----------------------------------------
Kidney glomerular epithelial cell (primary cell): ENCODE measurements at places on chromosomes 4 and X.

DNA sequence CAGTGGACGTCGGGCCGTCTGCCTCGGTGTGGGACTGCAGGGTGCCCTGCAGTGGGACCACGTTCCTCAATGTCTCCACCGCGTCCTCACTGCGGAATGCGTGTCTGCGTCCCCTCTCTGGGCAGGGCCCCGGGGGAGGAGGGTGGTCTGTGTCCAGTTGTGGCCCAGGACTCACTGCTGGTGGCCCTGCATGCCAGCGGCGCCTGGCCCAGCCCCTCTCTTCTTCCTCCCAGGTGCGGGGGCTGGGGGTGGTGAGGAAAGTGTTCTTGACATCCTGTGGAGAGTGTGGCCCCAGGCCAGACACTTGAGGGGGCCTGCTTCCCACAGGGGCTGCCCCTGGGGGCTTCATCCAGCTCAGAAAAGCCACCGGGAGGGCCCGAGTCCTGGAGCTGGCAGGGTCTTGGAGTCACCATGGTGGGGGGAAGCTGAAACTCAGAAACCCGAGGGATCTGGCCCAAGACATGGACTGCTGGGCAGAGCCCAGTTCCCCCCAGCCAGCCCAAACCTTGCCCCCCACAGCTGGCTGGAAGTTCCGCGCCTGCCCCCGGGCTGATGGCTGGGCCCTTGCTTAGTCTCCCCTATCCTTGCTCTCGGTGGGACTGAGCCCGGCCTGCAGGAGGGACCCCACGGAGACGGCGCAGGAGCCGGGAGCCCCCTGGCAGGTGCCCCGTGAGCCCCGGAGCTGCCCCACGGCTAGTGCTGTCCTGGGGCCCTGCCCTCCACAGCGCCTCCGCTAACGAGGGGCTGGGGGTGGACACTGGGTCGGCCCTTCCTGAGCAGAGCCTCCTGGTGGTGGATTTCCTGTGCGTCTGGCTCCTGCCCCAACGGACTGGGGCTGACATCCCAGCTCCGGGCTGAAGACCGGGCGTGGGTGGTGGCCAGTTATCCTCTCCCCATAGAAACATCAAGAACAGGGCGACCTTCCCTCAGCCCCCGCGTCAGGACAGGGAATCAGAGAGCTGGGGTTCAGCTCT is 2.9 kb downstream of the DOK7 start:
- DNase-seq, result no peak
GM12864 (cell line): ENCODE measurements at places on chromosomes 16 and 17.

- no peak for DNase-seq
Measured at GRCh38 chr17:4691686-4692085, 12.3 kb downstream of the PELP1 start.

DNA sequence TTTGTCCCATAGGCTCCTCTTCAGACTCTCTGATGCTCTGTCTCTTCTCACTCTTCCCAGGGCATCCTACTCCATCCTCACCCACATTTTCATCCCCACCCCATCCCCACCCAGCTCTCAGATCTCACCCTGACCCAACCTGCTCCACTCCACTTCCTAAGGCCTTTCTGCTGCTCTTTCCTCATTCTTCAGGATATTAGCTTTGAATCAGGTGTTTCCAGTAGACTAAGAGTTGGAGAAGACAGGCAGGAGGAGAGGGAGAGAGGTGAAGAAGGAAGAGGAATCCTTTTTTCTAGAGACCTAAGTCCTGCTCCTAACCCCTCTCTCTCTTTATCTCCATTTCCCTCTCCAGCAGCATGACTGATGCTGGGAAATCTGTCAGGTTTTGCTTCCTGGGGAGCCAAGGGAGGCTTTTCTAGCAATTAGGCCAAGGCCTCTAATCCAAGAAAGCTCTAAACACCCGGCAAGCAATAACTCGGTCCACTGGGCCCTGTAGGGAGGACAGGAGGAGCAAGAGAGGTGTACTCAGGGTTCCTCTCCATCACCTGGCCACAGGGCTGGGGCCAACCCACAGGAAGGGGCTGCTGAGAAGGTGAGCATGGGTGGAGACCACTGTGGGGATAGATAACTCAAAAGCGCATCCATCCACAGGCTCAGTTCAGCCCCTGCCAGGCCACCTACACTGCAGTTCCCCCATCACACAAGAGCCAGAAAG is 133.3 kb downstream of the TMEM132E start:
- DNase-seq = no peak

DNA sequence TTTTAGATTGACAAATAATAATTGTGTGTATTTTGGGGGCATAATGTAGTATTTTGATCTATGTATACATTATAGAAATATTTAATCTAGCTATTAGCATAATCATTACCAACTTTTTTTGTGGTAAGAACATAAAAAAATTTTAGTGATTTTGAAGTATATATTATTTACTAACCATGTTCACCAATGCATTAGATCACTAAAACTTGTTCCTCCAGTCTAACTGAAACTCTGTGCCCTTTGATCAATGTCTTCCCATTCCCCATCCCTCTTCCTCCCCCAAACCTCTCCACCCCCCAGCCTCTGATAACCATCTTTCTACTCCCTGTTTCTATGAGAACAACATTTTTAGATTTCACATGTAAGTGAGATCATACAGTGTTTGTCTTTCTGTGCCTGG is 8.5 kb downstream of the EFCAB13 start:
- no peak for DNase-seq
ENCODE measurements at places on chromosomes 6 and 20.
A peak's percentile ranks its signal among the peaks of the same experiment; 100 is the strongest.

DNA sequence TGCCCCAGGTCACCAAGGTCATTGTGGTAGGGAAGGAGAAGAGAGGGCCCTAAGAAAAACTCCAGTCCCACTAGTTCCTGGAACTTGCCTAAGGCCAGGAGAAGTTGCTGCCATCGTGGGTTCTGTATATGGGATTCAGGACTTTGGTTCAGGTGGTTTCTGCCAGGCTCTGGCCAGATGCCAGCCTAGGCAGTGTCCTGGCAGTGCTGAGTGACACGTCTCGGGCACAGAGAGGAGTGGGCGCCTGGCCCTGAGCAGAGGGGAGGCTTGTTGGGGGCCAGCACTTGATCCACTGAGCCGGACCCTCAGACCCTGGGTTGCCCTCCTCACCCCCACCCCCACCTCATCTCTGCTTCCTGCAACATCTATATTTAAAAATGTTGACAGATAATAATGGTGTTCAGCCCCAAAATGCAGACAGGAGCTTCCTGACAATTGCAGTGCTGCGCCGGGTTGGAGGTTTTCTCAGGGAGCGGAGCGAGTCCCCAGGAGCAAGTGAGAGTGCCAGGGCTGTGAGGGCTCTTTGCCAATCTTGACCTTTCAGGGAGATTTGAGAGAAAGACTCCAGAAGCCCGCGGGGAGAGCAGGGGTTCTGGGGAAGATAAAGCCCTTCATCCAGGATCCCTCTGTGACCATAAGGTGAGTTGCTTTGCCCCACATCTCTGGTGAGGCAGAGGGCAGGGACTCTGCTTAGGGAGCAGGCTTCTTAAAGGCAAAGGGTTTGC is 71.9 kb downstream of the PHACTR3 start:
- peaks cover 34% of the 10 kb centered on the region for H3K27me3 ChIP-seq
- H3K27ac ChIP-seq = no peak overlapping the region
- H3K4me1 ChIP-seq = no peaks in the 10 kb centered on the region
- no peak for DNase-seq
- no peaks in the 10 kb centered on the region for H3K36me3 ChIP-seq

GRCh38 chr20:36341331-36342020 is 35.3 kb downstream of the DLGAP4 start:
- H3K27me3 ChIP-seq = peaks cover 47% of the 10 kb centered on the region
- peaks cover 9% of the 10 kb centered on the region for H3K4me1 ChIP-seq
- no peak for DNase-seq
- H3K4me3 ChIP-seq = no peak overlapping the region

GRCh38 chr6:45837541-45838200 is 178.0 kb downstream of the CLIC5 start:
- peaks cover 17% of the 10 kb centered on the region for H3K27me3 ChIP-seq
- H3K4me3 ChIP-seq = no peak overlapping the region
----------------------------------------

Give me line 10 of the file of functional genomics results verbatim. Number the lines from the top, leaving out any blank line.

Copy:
- no peak for DNase-seq